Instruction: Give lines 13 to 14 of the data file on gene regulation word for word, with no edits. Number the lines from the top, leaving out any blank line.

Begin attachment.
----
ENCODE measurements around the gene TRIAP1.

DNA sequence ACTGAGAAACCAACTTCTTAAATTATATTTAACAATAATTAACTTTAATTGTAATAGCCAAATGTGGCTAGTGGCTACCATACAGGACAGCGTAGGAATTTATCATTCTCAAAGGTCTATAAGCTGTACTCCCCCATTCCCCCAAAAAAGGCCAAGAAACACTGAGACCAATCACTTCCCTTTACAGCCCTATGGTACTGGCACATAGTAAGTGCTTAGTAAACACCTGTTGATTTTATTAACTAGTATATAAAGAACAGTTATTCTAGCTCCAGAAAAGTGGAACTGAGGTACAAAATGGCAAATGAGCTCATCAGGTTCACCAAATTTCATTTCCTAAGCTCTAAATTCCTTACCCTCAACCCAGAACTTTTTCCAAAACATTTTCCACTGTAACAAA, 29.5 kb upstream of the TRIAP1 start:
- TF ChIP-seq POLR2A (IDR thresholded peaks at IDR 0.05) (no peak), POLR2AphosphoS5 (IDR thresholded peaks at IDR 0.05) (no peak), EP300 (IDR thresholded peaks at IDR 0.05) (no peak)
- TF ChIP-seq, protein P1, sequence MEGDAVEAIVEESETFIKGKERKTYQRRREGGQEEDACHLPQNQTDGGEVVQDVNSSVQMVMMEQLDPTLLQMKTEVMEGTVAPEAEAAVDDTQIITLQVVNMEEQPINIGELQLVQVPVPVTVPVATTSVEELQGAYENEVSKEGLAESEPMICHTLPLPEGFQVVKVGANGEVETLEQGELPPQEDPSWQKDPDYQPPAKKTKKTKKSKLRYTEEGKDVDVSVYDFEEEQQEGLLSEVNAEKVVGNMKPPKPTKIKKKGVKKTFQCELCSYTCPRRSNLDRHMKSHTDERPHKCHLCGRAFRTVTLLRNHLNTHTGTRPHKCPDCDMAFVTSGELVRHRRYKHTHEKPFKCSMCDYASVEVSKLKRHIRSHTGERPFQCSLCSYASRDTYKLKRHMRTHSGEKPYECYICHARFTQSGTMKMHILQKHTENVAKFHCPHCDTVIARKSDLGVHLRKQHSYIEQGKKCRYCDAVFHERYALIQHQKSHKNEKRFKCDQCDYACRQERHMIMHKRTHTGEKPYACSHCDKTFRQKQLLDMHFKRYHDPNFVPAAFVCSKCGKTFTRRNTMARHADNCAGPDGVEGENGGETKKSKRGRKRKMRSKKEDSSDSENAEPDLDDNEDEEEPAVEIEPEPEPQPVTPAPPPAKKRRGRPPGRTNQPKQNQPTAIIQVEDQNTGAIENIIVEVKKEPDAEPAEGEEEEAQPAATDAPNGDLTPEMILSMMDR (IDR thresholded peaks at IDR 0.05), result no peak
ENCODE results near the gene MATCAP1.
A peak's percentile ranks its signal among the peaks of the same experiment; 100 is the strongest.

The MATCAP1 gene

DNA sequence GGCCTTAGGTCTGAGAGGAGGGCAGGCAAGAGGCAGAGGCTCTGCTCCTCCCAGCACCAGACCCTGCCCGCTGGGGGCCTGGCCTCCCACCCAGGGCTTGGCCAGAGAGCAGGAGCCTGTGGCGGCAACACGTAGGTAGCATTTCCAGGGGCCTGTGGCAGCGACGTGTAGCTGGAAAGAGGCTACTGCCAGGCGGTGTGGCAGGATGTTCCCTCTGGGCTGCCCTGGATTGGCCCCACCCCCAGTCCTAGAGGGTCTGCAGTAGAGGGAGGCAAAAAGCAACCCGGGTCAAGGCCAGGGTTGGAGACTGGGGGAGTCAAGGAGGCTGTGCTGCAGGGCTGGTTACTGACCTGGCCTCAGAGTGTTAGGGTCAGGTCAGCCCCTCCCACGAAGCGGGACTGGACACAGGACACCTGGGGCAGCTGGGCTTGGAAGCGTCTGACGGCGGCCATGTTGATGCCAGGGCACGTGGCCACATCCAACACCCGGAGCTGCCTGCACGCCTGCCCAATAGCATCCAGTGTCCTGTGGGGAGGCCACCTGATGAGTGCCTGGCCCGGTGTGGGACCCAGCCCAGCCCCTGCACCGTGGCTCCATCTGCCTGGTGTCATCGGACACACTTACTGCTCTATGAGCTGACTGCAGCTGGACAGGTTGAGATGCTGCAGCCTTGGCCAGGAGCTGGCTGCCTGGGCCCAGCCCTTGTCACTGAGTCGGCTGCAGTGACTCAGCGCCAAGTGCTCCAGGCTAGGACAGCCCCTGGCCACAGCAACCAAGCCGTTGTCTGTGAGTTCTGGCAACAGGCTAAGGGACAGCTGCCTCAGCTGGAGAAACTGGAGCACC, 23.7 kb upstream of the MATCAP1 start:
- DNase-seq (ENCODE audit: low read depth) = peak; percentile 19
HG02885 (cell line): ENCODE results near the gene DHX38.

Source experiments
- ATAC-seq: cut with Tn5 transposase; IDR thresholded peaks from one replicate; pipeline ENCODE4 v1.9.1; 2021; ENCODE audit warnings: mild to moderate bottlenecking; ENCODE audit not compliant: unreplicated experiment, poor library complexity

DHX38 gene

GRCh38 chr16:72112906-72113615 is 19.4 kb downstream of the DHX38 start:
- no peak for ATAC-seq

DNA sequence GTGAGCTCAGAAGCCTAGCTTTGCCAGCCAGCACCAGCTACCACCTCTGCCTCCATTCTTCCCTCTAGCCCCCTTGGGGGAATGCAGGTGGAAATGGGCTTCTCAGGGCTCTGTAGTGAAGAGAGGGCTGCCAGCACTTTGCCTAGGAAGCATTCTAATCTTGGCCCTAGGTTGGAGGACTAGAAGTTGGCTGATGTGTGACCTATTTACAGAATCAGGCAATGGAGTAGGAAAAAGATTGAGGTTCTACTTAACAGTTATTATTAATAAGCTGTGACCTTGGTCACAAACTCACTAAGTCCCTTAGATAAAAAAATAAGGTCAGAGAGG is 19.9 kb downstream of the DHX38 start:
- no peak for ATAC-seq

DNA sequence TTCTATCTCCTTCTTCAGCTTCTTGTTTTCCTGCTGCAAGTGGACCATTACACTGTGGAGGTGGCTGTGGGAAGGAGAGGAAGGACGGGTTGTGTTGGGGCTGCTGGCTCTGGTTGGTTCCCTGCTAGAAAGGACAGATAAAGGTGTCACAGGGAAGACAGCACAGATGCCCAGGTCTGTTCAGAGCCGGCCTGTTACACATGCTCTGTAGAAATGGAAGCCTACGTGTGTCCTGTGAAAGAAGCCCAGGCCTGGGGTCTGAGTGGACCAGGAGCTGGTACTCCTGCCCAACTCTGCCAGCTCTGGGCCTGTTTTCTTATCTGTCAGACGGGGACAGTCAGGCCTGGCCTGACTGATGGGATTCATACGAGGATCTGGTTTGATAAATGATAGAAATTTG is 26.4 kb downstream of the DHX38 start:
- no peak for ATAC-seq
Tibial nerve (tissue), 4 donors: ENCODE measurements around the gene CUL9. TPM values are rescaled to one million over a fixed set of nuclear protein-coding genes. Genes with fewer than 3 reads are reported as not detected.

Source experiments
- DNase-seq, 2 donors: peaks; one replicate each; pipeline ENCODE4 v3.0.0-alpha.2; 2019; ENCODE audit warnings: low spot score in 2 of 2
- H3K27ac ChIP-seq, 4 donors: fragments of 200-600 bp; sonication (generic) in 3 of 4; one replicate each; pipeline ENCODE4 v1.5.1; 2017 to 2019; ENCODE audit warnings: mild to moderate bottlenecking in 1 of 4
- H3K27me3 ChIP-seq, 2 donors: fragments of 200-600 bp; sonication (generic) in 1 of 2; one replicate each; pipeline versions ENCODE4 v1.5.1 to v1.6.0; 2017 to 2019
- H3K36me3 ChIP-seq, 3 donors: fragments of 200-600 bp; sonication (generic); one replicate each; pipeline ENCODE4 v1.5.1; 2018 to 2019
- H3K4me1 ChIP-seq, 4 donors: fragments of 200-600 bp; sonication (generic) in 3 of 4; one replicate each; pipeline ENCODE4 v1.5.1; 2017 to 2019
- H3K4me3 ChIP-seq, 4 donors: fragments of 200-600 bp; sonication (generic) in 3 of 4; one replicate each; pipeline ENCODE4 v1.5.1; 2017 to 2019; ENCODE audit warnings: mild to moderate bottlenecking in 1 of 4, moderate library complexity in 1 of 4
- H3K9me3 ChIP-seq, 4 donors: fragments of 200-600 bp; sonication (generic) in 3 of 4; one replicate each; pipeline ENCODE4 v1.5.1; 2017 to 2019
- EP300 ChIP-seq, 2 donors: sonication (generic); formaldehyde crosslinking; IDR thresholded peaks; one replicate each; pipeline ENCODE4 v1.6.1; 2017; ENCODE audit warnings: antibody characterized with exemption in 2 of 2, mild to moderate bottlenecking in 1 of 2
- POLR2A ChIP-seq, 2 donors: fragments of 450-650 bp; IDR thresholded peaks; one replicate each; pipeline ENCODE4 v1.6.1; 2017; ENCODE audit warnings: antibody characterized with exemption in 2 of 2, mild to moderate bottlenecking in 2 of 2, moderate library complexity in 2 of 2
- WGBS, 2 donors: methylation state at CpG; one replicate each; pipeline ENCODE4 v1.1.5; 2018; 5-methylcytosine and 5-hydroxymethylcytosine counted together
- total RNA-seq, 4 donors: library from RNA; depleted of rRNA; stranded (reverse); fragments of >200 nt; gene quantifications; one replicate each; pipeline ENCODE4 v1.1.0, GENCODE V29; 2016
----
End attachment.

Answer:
DHX38 gene

GRCh38 chr16:72112906-72113615 is 19.4 kb downstream of the DHX38 start: